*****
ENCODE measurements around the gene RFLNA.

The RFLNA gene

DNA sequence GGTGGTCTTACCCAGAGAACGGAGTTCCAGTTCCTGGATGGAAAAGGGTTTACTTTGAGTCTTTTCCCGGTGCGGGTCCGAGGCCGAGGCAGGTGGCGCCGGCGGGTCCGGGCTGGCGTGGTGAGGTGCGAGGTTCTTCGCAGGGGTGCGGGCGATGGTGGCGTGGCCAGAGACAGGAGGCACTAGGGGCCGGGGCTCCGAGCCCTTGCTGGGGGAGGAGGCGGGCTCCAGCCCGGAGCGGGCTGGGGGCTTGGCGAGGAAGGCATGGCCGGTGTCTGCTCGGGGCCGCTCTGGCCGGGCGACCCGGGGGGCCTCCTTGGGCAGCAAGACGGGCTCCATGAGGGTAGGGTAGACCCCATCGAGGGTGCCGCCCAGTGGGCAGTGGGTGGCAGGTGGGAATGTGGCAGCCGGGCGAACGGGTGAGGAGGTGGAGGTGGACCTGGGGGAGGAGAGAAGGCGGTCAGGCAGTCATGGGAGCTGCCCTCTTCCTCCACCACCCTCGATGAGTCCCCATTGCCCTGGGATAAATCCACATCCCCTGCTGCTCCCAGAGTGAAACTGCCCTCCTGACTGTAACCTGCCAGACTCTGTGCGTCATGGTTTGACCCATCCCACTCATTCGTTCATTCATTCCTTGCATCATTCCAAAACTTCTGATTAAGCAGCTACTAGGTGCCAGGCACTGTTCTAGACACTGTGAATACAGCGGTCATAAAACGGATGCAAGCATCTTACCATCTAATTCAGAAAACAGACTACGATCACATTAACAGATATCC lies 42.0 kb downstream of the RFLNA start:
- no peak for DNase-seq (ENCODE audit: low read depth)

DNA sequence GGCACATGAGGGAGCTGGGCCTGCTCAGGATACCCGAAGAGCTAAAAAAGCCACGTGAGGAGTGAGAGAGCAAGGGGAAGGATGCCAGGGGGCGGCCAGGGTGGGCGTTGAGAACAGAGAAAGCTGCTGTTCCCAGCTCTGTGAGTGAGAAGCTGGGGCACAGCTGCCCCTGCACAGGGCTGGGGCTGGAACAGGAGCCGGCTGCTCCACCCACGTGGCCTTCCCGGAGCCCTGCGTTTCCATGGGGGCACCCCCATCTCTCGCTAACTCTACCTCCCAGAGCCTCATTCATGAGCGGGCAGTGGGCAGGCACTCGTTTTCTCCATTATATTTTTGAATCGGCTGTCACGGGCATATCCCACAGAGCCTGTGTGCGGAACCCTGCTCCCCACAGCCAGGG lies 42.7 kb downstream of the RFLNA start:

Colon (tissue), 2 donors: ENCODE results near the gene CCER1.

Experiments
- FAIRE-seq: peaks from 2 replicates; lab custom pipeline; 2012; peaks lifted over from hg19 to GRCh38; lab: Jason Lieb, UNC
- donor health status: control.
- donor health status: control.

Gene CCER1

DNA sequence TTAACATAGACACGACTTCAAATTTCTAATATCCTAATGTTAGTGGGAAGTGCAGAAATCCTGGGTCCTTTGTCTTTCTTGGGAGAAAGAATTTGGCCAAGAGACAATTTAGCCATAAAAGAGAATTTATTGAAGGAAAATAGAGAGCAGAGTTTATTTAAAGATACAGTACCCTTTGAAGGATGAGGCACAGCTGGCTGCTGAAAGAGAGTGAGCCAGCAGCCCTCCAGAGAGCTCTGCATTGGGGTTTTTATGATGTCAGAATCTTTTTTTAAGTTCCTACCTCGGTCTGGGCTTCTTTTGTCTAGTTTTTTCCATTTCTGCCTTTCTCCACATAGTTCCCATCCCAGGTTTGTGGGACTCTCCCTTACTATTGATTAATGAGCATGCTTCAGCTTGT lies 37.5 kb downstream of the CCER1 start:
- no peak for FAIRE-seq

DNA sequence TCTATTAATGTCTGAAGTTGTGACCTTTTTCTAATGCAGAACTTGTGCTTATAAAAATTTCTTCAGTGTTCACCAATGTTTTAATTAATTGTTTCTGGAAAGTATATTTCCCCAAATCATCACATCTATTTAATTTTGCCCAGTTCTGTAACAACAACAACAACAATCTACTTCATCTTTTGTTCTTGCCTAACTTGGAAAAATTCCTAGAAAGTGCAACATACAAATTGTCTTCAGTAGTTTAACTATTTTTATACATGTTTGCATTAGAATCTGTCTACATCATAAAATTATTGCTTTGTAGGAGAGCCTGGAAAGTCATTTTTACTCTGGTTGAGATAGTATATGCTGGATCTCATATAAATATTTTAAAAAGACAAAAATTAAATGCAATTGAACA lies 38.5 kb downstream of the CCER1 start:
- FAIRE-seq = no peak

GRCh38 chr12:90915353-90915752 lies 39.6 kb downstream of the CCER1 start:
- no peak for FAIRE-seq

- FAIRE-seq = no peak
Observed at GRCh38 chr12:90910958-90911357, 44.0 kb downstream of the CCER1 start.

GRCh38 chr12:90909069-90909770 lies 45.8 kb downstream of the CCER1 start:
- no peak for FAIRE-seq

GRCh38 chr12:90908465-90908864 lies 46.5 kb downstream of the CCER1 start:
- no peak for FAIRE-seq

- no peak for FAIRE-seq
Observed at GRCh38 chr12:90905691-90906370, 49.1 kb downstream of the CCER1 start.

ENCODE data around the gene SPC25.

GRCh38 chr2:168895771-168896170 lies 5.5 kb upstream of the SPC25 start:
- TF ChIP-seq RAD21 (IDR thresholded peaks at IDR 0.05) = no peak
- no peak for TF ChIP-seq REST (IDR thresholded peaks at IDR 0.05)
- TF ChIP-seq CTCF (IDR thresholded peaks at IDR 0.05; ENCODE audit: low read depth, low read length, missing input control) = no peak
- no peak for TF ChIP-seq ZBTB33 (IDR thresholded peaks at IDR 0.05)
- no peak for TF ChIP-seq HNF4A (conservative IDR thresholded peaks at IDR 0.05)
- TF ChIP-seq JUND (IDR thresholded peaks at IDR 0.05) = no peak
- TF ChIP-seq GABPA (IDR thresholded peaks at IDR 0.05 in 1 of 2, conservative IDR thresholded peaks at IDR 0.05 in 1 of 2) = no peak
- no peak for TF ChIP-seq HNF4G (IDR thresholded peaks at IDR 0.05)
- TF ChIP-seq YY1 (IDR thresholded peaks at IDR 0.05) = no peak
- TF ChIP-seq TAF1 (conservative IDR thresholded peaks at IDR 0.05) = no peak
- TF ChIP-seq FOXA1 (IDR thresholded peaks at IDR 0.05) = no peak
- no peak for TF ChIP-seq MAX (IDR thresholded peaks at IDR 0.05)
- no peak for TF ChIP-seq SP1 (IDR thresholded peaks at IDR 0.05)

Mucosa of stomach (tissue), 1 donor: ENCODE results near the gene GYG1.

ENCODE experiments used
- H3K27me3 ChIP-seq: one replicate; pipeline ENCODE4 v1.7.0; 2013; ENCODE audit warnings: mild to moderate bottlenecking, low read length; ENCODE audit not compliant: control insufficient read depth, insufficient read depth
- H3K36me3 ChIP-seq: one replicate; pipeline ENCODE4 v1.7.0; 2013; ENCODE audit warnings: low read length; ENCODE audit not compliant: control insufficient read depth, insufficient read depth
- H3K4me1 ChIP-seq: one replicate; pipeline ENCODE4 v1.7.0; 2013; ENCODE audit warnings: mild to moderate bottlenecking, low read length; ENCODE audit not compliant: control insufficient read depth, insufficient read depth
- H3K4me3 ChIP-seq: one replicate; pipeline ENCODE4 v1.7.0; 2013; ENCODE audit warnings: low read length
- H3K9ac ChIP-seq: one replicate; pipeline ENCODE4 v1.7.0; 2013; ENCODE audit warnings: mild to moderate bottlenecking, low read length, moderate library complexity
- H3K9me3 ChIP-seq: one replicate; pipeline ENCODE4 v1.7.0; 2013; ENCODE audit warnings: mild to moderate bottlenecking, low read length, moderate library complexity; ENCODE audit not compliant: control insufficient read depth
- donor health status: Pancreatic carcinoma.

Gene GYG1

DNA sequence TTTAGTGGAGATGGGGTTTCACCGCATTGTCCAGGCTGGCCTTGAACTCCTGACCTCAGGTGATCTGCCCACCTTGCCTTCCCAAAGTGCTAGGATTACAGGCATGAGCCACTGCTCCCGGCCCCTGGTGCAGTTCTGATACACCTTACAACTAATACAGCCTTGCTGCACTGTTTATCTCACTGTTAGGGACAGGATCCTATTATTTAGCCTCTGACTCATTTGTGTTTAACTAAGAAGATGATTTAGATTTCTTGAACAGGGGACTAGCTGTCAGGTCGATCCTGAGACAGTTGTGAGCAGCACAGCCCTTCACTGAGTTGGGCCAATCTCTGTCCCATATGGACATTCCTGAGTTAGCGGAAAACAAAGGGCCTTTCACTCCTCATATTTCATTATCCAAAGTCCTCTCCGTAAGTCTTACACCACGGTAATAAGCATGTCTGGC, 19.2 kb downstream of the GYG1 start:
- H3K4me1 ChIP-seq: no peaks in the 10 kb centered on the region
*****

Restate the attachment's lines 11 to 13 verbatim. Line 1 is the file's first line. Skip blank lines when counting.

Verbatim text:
Gene CCER1

DNA sequence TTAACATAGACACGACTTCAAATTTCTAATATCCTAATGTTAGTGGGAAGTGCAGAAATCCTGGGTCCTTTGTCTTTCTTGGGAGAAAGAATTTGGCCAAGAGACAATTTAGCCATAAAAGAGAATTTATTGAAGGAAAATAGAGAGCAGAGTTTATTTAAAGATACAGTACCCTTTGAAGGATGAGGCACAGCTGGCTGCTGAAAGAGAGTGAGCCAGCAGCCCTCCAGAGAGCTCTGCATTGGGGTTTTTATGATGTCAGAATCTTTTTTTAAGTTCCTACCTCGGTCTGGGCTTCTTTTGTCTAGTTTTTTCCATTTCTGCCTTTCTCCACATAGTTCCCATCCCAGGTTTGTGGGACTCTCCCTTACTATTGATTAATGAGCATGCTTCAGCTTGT lies 37.5 kb downstream of the CCER1 start:
- no peak for FAIRE-seq